< Earlier Kibitzing · PAGE 6 OF 6 ·
|Dec-21-14|| ||BOSTER: < Edeltalent: 22.Bc8>.
Keep your <self-ironic > for himself.|
|Dec-21-14|| ||Eduardo Leon: I was like... when did I see this position before?
Until I remembered I had solved this very same puzzle three years and a half ago: S Atalik vs Sax, 1997
|Dec-22-14|| ||Once: <Edeltalent> Yes, they win too.|
<BOSTER> There is an old saying about he who lives by the sword will die by the sword. You have a habit of trying to pick fault with other people's comments. And that, I'm afraid, means that people will look to pick fault with your comments in return.
On the other hand, if you treat people with respect ... there's a good chance that they will treat you with respect in return.
|Dec-22-14|| ||Edeltalent: <BOSTER: < Edeltalent: 22.Bc8>. Keep your <self-ironic > for himself.> I was just having fun with the stupid stuff the engines come up with and not criticizing your comment, so no need to feel offended.|
|Dec-22-14|| ||BOSTER: <Once> the same old saying return to you.|
|Dec-22-14|| ||CHESSTTCAMPS: Don't have much time to spend on this but I like the efficiency of 20.Nxf7+, noting that Bxf7? 21.e6+ Kg8 22.exf7+ Rxf7 23.Qe6 Raf8 24.Qf6 forces mate quickly. I suspect the best defense is 20... Kg7 21.Bxd6 Rxf7 where the best continuation might be Bc4 threatening the devastating 23.e6+. Time for a quick review...|
|Dec-23-14|| ||Abdel Irada: <BOSTER>, <CHESSTTCAMPS>: I did address the 20. ...Kg7 defense in my analysis, although not in depth.|
It seems to me that our objective is still to clear the long diagonal, and for that we don't *have* to take on e6. More efficient, to me, is simply to retreat 21. Ng5, when Black has nothing better than 21. ...Bxc4, leaving his kingside fatally weakened on both light and dark squares.
|Mar-30-15|| ||SpiritedReposte: I believe in the final position ...Kf8 (...Kg8 Qg7 mates straight away) Bg7+ Kg8 Bh6 ends resistance as the black queen is hopelessly out of play, along with the knight and rook.|
What a game.
|Oct-10-15|| ||The Kings Domain: Nice to see genuine "Immortals" being played in the late 20th-Century.|
The only question is why did a master like Sax allow himself to fall for it. Probably had an off-day.
|Dec-02-15|| ||bcokugras: The first Turkish GM - Long live Suat !|
|Dec-02-15|| ||erdogankilic: In this game no other move fascinates me more:16.Kg3!! Like a fear film:you can hear the sound of steps of the murderer,but nothing to do....|
|Dec-02-15|| ||mikrohaus: I don't think Sax went off the rails w/ 4...d4 (Botwinnik's way), but it doesn't fit Sax's style. When Sax's KP or QP comes into play normally with Black, you can be sure you will die soon or all White advantage will have evaporated.|
Move 4 cannot possibly be right for Sax, because he keeps stuff like that in reserve.
I guess there is a psychological aspect to chess, but being true to yourself can never be bad.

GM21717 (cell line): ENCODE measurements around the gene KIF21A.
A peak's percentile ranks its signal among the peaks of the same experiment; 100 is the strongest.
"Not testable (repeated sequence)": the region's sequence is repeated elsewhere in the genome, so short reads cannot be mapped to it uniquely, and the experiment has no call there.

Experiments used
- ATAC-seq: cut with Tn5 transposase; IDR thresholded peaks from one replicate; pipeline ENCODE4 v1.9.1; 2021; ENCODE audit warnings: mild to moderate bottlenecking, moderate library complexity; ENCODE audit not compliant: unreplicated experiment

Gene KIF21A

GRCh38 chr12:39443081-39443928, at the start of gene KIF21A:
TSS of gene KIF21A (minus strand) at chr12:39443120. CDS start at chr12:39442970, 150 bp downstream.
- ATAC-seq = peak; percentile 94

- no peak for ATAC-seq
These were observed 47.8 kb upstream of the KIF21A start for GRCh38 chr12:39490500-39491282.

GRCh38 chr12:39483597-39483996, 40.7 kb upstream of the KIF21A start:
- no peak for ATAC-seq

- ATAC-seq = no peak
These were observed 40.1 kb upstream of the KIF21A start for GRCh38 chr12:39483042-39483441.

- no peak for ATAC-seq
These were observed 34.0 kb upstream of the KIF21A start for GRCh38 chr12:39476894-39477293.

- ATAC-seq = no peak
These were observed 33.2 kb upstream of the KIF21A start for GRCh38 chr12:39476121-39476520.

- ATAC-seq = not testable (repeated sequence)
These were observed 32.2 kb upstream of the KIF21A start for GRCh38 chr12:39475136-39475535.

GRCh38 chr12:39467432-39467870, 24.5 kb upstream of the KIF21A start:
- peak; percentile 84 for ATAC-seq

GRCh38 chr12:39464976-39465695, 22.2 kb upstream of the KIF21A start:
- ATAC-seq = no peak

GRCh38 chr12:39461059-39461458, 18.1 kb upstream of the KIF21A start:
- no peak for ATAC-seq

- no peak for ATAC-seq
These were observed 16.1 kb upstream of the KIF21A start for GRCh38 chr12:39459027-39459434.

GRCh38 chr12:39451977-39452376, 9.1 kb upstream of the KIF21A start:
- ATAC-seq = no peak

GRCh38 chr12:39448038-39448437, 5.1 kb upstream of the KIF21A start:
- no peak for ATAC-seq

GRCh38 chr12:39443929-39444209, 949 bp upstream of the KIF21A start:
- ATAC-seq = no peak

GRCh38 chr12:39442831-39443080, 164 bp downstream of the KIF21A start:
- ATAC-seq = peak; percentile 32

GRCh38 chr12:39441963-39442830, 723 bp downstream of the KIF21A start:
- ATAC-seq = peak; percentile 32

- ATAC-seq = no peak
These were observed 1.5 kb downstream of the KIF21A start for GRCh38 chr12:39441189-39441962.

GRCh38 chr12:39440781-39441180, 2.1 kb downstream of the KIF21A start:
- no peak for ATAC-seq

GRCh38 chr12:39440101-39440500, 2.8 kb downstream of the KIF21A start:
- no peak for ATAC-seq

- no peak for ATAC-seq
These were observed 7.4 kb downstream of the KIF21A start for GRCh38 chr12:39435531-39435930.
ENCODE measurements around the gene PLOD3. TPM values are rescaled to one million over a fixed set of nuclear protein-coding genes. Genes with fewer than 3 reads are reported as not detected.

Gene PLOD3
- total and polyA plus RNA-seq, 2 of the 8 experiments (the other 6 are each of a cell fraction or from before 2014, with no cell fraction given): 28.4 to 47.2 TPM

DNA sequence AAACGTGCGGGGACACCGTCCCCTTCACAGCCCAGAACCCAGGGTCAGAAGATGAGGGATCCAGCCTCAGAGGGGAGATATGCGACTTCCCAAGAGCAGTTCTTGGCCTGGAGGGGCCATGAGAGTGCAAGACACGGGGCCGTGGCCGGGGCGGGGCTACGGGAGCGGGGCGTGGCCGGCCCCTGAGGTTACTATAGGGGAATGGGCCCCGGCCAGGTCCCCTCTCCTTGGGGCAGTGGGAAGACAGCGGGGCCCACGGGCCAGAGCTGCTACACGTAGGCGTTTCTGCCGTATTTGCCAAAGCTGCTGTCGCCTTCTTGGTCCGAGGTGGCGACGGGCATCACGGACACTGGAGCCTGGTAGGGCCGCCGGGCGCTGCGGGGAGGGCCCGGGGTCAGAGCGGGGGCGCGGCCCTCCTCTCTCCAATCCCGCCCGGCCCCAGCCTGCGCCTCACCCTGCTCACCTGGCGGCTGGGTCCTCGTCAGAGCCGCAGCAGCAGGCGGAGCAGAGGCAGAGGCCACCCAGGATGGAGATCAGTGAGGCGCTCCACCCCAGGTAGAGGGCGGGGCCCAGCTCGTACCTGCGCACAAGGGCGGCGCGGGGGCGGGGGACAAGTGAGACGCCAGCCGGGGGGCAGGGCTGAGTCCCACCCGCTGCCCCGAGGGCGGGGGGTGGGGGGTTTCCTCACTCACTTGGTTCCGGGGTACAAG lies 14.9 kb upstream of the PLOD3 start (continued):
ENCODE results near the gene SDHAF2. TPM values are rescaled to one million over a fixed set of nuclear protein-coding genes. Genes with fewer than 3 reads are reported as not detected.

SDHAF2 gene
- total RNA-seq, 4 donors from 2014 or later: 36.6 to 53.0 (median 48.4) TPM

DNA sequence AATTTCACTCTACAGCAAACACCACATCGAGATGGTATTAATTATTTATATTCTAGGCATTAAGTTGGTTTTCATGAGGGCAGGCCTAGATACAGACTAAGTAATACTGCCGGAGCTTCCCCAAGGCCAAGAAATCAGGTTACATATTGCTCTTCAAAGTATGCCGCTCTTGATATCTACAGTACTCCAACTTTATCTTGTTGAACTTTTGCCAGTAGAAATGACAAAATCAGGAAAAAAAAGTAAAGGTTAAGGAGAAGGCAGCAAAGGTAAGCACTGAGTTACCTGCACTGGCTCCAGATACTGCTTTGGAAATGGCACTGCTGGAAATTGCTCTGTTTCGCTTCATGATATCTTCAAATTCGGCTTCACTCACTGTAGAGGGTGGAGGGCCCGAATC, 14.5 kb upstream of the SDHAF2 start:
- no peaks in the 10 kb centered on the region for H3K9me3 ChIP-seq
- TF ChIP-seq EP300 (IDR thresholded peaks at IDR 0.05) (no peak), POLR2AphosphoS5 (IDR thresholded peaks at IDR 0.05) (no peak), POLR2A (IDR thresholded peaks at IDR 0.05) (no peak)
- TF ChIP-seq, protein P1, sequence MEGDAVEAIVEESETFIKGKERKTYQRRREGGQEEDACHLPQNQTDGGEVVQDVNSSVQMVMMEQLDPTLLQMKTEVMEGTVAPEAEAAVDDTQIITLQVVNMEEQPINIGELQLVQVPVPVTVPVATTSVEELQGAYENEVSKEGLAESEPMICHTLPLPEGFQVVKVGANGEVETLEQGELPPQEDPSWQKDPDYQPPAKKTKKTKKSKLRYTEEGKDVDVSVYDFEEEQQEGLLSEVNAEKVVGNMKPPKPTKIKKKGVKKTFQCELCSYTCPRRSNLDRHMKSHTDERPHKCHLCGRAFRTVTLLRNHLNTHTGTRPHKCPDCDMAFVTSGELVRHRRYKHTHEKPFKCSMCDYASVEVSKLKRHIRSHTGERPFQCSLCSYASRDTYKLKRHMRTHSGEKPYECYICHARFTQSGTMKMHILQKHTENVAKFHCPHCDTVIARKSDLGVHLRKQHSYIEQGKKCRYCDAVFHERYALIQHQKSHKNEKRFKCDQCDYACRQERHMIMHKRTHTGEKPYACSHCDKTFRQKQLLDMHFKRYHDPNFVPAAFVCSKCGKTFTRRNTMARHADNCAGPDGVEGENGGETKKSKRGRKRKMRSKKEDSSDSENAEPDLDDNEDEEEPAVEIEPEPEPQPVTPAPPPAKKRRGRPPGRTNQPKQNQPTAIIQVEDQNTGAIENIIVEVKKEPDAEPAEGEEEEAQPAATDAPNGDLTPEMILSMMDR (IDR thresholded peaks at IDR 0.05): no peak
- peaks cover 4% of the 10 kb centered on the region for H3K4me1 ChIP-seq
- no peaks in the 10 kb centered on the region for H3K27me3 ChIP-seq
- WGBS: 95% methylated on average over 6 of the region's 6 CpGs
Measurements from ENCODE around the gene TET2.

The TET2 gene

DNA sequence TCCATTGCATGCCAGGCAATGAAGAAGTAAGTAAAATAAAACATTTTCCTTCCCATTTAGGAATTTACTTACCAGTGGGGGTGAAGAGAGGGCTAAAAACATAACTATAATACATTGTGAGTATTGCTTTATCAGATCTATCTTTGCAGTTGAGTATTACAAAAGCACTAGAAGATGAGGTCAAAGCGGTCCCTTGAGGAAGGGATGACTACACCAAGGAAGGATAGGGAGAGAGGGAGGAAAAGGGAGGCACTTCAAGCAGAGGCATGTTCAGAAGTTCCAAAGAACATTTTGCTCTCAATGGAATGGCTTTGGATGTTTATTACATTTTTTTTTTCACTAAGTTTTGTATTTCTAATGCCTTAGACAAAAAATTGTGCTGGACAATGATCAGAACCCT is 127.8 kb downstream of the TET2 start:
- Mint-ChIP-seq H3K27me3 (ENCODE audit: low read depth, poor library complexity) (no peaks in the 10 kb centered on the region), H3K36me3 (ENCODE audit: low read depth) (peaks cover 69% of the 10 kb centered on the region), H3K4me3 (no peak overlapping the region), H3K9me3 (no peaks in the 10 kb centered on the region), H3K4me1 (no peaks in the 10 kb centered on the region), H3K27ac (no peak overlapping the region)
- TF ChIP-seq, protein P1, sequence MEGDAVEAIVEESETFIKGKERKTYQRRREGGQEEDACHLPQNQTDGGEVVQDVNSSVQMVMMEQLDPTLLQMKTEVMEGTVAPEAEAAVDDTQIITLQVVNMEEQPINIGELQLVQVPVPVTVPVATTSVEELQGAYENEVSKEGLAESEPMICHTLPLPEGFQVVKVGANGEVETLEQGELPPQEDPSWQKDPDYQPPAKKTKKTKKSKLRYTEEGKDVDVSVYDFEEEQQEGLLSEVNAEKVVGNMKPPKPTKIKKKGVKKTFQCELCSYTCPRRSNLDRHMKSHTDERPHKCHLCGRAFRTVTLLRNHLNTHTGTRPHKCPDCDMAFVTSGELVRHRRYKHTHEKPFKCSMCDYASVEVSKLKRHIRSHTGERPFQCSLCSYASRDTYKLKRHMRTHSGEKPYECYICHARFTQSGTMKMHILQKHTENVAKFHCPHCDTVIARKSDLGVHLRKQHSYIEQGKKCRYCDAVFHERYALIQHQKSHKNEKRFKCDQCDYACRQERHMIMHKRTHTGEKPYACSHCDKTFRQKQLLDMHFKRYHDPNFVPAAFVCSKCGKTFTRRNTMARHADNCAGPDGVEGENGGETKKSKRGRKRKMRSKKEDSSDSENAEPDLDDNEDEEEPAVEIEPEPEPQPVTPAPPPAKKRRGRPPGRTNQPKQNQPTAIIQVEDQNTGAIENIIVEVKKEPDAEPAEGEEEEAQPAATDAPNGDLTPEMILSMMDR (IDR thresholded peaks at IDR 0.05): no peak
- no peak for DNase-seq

Therefore, 4...d4 gets at least 1 "?" for Sax, because he doesn't play it like Botvinnik's intentions (but plays Sax-style) and gets duly punched in the face.
|Dec-02-15|| ||thegoodanarchist: Great game!|
|Dec-02-15|| ||wierba: 16. Kg3.. Qd2. 17 Bxa1 Qc1|
|Dec-02-15|| ||kyg16: The mating net is a good exception for the "three pieces minimum" principle|
|Dec-02-15|| ||Ferro: 16. Kg3, b5 17. Qxa8, Nc2|
|Dec-02-15|| ||kevin86: I really love white's strange castling position with the king in front of the pawns. None of black's business is there- it is on the last rank, where the king has bugged out from...and has become a trap for the black forces.|
|Dec-02-15|| ||Limpin Kt: oh!
nice attack but it ran out
|Dec-02-15|| ||Howard: This game actually has something unique in common with Karpov-Timman, Montreal 1979, the 10th game of Kasparov-Anand 1995, Psakhis-Geller 1982 (won by the latter), and at least a couple other games.|
Anyone want to venture a guess ?
|Dec-02-15|| ||Sally Simpson: Was it winning best game and best TN at the same time in their respective Informators.|
|Dec-02-15|| ||Howard: Aaaaargh ! Betcha Googled it, didn't you ?
|Dec-02-15|| ||Sally Simpson: HI Howard,
No Google - a wee bit of sleuthing amongst my library.
At first I thought Korchnoi because the Kasparov - Anand game was a TN from the 1978 K v K match. And Karpov's drubbing of Timman was an unused TN from the same match.
The Geller win, also home prep had me thinking as Geller was on Karpov's team in '74 was he still there in '78 was this another unexploded bomb prepared for the hapless Korchnoi.
I looked at the notes in 'Chess Theory', Geller's book but got no clues there.
I knew this game and Karpov's won best game in Informator.
I have 'Chess Brilliancy' by Damsky.
It gives all the voted best games from Informater from Vol 4 1967 when they started judging best game. (the first one is Fischer - Stein, Sousse 1967 - Hmmmm...I thought all of Fischer's were expunged from that event, never mind) till 1998.
Page 181 is this game. Damsky states/claims the whole game including 22.Bf7!! was home prep. It also mentioned this was a double winner.
So I went for double prize winners in the Informator.
|Dec-02-15|| ||RandomVisitor: Does white get any advantage from 9.f3!? Qh4+ 10.g3 Nxg3 11.Qf2 Nf5 12.cxd5 Na5 13.Rb1 Nb3 14.Qxh4 Nxh4 15.Bc4 Nxc1 16.dxe5 Ng6 17.Rxc1 Nxe5 18.f4 Nxc4 19.Rxc4|
click for larger view
|Dec-02-15|| ||Jim Bartle: The pun refers to comments about movies.|
|Dec-02-15|| ||newhampshireboy: Great game! Black was finished when Her Majesty took white's rook. She became worthless back there.|
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